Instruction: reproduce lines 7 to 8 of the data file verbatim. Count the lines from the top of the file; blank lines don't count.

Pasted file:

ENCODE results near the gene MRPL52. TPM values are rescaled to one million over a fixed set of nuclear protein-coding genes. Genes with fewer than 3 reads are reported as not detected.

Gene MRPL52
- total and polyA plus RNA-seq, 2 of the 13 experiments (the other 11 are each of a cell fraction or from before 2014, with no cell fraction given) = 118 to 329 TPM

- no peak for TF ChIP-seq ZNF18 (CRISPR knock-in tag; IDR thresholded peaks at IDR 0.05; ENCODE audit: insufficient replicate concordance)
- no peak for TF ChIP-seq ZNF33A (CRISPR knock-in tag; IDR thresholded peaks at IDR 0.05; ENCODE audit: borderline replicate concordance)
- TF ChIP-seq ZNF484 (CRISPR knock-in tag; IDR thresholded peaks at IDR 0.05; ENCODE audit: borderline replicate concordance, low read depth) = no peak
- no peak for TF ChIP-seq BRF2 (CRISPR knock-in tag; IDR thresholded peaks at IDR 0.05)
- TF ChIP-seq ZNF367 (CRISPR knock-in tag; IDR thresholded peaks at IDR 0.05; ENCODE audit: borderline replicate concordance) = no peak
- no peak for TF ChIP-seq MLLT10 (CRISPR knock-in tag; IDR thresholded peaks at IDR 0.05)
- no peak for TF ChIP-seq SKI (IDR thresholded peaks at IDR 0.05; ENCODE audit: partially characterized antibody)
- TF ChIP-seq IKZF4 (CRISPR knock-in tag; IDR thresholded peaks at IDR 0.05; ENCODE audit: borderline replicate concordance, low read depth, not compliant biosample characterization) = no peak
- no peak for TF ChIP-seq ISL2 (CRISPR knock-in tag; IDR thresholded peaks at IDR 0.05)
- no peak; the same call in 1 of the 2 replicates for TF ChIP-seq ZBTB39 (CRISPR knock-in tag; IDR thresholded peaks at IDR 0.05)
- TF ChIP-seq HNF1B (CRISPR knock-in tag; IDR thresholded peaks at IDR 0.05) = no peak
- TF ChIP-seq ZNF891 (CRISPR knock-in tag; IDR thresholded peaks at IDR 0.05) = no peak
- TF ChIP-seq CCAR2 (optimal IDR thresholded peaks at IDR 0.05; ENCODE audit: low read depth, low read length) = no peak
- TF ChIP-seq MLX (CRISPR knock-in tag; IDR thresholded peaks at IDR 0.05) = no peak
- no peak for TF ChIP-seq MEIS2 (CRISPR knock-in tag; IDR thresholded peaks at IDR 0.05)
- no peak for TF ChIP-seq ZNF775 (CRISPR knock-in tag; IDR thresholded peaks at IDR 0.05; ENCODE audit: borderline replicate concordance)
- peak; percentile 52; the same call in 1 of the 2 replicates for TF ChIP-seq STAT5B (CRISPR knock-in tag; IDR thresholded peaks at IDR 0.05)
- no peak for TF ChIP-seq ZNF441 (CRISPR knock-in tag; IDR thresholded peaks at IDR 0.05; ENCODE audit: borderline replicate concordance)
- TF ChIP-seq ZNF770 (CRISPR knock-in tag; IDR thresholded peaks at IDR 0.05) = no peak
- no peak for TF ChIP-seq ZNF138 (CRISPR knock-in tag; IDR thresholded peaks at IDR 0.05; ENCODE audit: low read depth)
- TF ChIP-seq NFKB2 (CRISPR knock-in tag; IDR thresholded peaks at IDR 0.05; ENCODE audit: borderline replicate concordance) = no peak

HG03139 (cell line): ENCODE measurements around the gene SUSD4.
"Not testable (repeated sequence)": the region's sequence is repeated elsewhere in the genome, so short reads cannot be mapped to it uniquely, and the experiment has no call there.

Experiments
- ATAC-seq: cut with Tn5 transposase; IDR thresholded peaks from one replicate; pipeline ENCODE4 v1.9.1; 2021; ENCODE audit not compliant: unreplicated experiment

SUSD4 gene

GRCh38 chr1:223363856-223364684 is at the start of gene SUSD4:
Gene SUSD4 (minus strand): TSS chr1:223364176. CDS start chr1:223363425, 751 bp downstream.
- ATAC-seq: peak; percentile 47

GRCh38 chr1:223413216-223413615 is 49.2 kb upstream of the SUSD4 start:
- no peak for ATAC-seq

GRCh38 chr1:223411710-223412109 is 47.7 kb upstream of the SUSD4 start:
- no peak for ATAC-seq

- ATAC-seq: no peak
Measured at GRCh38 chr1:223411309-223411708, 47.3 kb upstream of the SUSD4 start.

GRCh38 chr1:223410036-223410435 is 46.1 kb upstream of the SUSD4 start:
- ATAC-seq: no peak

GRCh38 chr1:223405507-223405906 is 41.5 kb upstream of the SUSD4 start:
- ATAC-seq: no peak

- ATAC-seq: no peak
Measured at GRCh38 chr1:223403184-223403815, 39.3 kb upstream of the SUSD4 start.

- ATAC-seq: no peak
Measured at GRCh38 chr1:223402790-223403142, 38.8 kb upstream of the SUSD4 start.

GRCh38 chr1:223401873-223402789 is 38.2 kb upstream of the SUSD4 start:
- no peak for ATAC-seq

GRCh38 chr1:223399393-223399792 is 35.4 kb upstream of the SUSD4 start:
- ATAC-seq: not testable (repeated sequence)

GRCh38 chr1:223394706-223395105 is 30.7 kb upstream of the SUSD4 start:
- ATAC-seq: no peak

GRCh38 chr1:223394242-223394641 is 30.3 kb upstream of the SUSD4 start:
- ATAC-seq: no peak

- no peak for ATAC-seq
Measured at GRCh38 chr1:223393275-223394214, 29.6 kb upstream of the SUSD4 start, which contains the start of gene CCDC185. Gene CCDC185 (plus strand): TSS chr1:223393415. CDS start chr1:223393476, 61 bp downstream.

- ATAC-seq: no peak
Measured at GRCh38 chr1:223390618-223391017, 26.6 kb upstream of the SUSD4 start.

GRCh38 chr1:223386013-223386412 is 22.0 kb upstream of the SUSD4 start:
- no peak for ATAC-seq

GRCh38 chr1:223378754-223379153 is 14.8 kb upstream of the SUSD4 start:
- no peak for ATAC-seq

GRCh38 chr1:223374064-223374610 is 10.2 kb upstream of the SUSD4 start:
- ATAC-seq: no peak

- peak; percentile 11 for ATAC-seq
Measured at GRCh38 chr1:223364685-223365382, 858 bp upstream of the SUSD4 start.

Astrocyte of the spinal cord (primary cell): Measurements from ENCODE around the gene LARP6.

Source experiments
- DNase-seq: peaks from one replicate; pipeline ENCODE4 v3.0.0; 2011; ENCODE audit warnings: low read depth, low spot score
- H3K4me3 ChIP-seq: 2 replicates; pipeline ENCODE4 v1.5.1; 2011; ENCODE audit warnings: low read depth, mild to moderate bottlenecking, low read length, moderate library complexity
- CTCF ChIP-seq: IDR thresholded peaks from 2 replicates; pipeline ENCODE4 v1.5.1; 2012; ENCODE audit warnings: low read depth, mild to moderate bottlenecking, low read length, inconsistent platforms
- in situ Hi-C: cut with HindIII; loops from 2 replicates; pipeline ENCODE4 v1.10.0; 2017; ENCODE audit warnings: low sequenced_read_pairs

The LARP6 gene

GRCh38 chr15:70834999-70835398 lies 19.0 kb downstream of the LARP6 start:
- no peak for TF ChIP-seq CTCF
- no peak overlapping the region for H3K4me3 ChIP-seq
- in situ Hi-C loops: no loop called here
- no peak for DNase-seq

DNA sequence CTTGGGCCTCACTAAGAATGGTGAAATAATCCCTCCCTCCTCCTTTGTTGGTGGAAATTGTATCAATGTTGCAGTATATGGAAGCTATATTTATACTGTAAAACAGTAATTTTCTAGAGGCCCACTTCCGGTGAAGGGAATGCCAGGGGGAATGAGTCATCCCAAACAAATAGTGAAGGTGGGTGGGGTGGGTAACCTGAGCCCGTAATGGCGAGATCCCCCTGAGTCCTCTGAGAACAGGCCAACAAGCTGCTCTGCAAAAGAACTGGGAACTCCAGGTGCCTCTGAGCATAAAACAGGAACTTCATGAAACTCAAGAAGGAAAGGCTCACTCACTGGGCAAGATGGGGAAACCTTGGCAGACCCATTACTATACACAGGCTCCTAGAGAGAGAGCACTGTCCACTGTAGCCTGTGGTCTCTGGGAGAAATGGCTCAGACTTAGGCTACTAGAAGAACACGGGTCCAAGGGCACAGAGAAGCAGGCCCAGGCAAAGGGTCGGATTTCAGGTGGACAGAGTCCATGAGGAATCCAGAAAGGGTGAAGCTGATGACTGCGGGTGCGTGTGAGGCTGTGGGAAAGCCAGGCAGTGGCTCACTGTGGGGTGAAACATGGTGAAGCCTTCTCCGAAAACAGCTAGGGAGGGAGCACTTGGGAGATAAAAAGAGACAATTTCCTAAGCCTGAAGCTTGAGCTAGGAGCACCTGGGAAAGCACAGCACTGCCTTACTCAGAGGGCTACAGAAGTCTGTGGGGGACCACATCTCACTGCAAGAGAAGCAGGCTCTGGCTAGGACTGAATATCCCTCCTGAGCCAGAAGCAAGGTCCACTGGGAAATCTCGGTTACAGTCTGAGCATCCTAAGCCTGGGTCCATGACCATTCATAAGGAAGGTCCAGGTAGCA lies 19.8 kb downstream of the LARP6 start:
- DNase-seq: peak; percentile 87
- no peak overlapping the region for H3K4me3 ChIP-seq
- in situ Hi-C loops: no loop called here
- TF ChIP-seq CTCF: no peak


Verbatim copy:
- no peak for TF ChIP-seq BRF2 (CRISPR knock-in tag; IDR thresholded peaks at IDR 0.05)
- TF ChIP-seq ZNF367 (CRISPR knock-in tag; IDR thresholded peaks at IDR 0.05; ENCODE audit: borderline replicate concordance) = no peak